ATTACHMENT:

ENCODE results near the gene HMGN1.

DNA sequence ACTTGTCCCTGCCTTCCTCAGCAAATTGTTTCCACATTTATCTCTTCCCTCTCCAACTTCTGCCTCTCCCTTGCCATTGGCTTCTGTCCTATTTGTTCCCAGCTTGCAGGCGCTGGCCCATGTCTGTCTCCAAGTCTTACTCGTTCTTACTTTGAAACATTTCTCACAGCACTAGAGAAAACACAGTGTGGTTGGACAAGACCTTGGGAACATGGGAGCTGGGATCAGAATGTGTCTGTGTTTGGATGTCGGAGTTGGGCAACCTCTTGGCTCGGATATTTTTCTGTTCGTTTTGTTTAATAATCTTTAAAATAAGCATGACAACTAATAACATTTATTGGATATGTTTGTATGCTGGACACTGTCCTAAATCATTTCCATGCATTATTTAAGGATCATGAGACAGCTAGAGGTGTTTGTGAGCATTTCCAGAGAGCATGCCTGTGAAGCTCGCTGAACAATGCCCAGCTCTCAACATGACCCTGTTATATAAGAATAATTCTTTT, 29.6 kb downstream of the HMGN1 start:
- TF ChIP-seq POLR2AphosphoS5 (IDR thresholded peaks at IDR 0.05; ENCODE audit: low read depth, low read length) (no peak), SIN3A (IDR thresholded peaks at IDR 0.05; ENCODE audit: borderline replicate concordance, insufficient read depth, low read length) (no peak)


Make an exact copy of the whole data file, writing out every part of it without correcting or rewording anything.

ENCODE results near the gene HMGN1.

DNA sequence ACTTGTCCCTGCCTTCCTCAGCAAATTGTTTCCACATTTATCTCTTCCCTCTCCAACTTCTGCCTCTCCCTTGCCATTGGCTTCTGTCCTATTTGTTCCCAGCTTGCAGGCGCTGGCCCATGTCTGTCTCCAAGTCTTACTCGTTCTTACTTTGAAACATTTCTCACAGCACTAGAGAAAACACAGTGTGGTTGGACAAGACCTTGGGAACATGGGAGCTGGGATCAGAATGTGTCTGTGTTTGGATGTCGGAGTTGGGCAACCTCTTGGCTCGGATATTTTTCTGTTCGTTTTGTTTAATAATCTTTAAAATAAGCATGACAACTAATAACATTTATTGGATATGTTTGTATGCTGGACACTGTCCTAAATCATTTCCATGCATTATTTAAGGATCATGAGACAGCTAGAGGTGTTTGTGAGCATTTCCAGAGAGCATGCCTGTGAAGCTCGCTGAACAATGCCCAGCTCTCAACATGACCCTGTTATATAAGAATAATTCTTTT, 29.6 kb downstream of the HMGN1 start:
- TF ChIP-seq POLR2AphosphoS5 (IDR thresholded peaks at IDR 0.05; ENCODE audit: low read depth, low read length) (no peak), SIN3A (IDR thresholded peaks at IDR 0.05; ENCODE audit: borderline replicate concordance, insufficient read depth, low read length) (no peak)